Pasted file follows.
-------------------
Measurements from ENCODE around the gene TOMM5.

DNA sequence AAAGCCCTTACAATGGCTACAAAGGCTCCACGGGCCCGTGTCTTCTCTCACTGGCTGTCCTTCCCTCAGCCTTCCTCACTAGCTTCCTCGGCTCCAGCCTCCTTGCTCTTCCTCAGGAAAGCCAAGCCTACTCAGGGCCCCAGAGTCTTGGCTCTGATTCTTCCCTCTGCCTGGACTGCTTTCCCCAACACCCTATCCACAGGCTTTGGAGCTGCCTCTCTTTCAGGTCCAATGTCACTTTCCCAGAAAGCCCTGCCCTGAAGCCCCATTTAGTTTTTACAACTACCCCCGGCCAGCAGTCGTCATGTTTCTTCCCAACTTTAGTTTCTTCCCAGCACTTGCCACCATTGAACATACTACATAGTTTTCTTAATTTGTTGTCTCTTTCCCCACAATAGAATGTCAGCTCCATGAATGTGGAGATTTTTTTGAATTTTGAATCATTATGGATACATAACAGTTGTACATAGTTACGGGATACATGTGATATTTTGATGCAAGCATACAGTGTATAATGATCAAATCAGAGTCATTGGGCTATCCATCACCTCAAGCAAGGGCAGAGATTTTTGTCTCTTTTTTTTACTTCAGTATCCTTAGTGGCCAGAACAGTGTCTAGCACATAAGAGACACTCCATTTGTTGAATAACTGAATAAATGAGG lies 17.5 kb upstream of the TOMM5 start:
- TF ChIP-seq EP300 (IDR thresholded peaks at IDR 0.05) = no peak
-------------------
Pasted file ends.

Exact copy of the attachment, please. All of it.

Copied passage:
Measurements from ENCODE around the gene TOMM5.

DNA sequence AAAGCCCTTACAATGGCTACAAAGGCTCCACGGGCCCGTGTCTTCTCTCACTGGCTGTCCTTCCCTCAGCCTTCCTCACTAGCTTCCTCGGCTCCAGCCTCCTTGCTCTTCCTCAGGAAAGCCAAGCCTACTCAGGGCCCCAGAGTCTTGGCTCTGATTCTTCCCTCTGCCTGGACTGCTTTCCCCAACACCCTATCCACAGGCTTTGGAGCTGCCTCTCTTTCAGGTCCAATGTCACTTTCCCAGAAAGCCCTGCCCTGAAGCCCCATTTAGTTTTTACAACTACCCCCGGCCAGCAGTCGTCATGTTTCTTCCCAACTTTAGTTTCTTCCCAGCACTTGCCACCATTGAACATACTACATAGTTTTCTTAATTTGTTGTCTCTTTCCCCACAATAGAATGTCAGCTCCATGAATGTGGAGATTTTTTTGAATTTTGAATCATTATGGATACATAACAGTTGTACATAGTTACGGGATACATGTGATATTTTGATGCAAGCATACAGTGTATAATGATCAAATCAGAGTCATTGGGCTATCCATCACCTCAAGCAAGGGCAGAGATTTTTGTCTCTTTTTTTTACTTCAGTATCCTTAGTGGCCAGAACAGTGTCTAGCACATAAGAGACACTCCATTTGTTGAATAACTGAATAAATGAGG lies 17.5 kb upstream of the TOMM5 start:
- TF ChIP-seq EP300 (IDR thresholded peaks at IDR 0.05) = no peak